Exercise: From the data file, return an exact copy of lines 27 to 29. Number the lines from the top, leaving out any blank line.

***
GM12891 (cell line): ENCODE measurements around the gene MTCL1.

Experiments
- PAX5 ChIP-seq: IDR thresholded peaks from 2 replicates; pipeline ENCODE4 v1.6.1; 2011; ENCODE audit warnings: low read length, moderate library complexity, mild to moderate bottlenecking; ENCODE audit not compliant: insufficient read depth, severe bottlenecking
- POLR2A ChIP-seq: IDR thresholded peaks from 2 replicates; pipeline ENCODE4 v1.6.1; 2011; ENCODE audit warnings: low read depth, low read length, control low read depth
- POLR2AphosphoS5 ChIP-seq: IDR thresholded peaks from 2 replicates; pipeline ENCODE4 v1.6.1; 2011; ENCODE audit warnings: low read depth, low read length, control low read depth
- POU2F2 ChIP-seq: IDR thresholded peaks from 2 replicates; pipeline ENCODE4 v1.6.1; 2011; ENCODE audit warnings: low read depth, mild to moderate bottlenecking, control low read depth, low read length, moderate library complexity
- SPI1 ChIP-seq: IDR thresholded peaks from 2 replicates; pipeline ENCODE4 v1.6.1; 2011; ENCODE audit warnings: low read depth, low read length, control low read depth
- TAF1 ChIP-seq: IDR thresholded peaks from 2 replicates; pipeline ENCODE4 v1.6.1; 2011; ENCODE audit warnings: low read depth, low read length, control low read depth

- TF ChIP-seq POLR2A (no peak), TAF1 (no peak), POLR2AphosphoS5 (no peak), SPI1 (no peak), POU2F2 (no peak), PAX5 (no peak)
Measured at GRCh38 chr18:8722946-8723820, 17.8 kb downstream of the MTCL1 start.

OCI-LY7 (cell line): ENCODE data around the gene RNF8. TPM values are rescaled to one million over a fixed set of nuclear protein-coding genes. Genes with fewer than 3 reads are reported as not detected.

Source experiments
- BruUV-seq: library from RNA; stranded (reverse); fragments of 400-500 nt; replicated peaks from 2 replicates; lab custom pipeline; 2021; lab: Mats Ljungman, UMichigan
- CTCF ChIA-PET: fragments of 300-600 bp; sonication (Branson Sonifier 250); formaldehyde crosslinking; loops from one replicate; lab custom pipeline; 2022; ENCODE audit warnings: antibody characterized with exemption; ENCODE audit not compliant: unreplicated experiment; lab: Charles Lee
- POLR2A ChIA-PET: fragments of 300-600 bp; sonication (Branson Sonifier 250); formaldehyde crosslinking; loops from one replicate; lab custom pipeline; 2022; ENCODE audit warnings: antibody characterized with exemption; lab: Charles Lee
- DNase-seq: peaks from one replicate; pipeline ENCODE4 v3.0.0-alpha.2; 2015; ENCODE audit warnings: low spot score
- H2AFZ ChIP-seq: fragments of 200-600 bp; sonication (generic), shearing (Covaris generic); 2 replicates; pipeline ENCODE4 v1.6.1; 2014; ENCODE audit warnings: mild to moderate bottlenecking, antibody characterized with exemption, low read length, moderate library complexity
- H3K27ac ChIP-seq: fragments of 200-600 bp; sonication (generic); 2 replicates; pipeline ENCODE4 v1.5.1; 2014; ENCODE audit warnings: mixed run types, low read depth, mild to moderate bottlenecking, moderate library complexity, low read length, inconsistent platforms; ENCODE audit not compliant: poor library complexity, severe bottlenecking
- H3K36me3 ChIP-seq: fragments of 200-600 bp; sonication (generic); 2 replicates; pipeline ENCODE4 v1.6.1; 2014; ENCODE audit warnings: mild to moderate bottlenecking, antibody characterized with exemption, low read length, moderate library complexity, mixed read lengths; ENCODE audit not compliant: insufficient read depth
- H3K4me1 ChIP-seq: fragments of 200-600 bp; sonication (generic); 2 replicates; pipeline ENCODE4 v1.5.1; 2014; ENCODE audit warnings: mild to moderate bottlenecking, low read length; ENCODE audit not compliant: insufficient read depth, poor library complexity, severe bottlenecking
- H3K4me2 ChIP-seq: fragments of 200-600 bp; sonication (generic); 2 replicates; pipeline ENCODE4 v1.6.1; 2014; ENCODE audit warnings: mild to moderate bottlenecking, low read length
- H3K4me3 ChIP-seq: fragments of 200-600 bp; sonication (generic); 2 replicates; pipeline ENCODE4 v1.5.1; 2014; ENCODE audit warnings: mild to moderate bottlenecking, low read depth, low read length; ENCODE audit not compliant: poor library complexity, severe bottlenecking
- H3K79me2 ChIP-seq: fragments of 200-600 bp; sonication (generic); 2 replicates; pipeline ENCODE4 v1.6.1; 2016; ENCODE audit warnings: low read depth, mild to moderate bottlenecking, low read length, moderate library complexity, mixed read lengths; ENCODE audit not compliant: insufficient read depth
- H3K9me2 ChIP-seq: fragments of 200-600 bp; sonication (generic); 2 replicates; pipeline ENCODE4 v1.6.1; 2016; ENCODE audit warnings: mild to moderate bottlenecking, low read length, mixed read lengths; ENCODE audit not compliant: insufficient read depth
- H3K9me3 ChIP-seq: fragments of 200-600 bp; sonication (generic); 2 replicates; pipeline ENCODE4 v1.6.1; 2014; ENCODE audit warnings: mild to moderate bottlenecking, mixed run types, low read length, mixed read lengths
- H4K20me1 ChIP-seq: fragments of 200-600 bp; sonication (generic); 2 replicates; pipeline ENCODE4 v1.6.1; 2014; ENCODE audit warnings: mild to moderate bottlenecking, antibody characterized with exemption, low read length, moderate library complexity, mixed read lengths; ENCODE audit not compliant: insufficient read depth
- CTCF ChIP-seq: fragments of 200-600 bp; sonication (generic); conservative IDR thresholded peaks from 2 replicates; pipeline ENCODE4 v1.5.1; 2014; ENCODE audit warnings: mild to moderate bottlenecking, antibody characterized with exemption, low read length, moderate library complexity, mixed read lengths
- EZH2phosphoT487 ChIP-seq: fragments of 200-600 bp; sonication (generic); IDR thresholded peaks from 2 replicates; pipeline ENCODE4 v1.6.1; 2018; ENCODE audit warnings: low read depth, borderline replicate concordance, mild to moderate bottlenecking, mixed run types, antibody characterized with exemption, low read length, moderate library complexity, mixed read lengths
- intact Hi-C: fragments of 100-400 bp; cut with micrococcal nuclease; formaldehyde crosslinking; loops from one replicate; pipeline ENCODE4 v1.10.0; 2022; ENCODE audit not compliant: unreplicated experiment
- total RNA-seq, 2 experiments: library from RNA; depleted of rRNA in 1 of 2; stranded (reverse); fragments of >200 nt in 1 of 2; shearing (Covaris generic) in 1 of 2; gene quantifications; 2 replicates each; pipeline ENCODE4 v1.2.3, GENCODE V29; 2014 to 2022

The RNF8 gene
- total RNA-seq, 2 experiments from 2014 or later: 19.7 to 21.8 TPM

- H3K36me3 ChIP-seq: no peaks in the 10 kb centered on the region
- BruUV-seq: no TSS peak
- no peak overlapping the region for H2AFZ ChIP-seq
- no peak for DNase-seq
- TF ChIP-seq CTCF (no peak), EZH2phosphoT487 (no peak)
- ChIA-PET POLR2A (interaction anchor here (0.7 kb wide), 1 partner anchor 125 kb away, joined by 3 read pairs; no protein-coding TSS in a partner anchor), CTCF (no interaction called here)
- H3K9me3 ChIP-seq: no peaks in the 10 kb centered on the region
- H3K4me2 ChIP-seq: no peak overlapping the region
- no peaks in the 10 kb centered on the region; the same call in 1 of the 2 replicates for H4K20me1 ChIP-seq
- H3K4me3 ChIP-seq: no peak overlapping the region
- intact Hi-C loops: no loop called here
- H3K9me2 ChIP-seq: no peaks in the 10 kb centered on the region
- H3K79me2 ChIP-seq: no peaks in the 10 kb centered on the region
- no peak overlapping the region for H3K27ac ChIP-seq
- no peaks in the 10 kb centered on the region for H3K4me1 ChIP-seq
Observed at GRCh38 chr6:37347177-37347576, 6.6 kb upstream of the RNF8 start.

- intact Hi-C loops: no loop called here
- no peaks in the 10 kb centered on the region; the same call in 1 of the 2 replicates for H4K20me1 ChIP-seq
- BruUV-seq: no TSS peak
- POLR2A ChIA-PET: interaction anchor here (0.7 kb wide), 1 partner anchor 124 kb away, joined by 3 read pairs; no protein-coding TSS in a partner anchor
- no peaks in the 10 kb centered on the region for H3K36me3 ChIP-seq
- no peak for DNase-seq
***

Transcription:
- CTCF ChIP-seq: fragments of 200-600 bp; sonication (generic); conservative IDR thresholded peaks from 2 replicates; pipeline ENCODE4 v1.5.1; 2014; ENCODE audit warnings: mild to moderate bottlenecking, antibody characterized with exemption, low read length, moderate library complexity, mixed read lengths
- EZH2phosphoT487 ChIP-seq: fragments of 200-600 bp; sonication (generic); IDR thresholded peaks from 2 replicates; pipeline ENCODE4 v1.6.1; 2018; ENCODE audit warnings: low read depth, borderline replicate concordance, mild to moderate bottlenecking, mixed run types, antibody characterized with exemption, low read length, moderate library complexity, mixed read lengths
- intact Hi-C: fragments of 100-400 bp; cut with micrococcal nuclease; formaldehyde crosslinking; loops from one replicate; pipeline ENCODE4 v1.10.0; 2022; ENCODE audit not compliant: unreplicated experiment